Does the Western Ontario Shoulder Instability (WOSI) Index Distinguish Between Operative and Non-operative Patients with Shoulder Instability: A Case-control Study
Nicholas G. Mohtadi
16 slide(s) – 00:05:30 – English – 2009-07-05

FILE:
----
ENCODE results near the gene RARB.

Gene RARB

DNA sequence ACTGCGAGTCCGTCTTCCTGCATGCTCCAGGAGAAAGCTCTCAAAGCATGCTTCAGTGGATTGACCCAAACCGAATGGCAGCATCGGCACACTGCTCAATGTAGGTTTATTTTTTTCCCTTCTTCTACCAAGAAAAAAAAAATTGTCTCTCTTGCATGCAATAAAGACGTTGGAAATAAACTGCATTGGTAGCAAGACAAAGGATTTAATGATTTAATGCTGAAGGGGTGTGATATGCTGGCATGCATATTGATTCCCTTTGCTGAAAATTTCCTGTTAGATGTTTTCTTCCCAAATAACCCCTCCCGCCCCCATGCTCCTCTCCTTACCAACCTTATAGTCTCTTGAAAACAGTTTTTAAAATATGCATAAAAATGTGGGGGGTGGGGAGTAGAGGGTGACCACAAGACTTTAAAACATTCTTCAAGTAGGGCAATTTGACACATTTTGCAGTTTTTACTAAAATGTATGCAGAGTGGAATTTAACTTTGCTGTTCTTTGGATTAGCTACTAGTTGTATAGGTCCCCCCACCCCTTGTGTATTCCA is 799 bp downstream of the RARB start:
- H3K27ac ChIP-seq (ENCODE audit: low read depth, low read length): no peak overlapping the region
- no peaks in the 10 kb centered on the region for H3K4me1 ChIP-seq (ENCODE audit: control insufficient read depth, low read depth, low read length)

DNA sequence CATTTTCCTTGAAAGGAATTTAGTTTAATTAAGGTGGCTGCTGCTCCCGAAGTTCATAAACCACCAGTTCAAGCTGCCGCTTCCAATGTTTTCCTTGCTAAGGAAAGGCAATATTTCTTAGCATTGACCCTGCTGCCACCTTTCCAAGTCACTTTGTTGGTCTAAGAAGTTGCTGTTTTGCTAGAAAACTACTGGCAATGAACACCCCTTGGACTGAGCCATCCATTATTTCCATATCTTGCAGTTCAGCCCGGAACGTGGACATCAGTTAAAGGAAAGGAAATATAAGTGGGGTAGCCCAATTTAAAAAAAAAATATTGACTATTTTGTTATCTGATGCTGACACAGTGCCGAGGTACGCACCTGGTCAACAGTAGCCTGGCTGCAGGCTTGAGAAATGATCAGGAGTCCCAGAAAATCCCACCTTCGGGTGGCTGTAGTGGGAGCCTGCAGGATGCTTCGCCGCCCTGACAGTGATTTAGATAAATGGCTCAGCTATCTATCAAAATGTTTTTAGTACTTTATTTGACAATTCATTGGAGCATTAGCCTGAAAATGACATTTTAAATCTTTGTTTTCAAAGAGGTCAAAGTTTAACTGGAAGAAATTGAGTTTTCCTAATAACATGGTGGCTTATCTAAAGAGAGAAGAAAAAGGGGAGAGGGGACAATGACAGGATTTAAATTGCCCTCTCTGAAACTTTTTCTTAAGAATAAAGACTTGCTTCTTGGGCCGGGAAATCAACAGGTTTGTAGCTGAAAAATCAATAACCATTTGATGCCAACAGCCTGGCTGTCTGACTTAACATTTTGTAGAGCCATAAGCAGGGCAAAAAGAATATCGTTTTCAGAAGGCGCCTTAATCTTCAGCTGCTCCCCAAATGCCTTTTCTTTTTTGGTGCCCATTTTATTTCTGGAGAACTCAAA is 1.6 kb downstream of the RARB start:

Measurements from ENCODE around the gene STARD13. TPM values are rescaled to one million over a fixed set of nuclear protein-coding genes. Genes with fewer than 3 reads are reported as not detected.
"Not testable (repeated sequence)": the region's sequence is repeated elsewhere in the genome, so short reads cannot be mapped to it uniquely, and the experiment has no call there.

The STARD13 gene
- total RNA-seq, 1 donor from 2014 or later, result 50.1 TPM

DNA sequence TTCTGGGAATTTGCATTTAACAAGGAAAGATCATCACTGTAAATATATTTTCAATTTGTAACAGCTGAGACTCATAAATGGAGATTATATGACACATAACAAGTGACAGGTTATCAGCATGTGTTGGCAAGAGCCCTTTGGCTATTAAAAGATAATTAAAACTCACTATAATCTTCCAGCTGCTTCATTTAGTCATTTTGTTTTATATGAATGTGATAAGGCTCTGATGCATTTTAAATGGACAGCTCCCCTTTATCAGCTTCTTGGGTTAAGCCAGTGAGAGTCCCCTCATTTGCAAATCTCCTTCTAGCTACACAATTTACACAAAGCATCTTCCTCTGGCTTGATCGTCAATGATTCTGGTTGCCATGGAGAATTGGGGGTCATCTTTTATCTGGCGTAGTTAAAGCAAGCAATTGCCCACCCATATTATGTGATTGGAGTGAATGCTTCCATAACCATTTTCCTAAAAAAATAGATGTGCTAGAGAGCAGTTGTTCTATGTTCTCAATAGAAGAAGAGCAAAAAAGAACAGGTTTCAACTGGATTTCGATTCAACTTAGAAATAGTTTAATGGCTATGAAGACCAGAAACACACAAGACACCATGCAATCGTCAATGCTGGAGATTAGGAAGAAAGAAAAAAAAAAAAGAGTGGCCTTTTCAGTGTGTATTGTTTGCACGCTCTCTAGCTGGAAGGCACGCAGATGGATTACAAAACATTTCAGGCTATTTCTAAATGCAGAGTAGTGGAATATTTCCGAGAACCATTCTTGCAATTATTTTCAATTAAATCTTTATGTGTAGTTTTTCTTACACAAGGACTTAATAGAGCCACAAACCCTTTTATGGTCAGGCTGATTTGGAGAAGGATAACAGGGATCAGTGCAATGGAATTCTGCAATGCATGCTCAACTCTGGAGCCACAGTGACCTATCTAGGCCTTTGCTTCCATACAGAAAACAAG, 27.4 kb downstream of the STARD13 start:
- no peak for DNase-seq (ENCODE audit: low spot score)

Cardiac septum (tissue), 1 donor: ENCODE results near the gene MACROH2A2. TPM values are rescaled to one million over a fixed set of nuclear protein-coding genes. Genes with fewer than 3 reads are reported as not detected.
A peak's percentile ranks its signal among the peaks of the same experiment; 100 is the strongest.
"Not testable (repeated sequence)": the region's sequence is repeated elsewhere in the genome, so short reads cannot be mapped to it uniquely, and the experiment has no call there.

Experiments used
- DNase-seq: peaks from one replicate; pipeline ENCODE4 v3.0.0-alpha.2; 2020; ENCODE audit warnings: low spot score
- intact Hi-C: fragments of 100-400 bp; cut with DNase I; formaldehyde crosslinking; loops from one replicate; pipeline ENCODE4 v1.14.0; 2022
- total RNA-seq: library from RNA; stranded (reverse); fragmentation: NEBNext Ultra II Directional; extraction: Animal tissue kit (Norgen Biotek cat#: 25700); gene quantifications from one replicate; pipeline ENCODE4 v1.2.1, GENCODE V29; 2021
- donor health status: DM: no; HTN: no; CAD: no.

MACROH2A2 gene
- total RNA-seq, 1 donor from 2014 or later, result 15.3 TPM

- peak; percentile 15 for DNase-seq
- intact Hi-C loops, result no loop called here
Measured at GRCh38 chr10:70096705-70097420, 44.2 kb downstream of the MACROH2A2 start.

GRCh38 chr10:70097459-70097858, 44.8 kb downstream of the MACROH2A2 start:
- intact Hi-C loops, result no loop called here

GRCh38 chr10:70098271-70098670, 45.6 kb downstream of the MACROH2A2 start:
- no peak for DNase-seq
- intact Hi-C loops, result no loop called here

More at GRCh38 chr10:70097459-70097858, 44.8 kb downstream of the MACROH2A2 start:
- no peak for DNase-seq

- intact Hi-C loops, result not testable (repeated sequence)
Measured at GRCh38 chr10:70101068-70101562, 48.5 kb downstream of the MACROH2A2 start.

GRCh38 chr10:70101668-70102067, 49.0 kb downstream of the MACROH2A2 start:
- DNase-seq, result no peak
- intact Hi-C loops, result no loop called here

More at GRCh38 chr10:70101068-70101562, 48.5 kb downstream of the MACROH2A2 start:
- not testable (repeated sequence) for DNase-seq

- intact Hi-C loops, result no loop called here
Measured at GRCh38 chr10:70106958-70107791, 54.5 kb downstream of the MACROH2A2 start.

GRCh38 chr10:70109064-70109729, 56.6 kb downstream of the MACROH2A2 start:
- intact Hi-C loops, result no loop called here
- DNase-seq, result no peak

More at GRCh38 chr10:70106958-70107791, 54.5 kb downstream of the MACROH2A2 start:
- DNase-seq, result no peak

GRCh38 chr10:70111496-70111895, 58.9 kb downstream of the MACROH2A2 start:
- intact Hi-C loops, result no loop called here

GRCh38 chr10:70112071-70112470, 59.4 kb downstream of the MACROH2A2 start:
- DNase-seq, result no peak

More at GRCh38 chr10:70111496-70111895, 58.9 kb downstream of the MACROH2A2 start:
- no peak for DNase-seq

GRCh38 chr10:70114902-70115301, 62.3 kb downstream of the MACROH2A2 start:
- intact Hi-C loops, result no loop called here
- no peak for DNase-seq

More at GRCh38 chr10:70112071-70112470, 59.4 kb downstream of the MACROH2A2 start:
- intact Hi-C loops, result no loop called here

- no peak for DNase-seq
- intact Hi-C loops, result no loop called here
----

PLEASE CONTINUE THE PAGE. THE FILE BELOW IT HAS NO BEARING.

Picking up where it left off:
Purpose: Shoulder instability is a common problem affecting patients in their most active years resulting in an impact on their quality of life. The WOSI is a validated, disease-specific (shoulder instability) evaluative quality of life measure. It has not been tested for its ability to discriminate between those who require surgical care and those who do not. The purpose of this study is to determine if the WOSI can discriminate between surgical and non-surgical patients and between patients with different types of shoulder instability. Method: Sixty patients with a confirmed diagnosis of shoulder instability were included as cases. Twenty had documented multidirectional instability requiring surgery: Group 1 Surgical MDI - 20 patients had documented recurrent traumatic anterior dislocations requiring surgery: Group 2 Surgical Anterior - 20 patients were first time anterior dislocators who were followed for a minimum one year who had no further recurrences and did not require surgery: Group 3 Non-Surgical First Time Anterior - The cases were compared to 60 age and gender matched control patients with no history of shoulder problems: Group 4 Control - WOSI scores were analyzed using a one-way ANOVA. Results: The WOSI scores were as follows: Group 1 Surgical MDI- mean 30.5 (95% CI 23.1-37.8); Group 2 Surgical Anterior- mean 39.8 (95% CI 33.1-46.5); Group 3 Non-Surgical First time Anterior- mean 76.2 (95% CI 66.4-86.0) and Group 4 Control- mean 96.6 (95% CI 95.8-97.4). Based on the 95% Confidence Intervals, there were statistically significant differences between the two surgical groups (Group 1 Surgical MDI and Group 2 Surgical Anterior) compared to the non-surgical patients (Group 3 Non Surgical First Time Anterior) and the controls (P=0.000). There is a trend to discriminate between the two surgical groups (P=0.079). Conclusion: The WOSI Index clearly discriminates between surgical and non-surgical patients with shoulder instability, and the control population with normal shoulders. There is a trend to discriminate between MDI and recurrent anterior traumatic dislocators.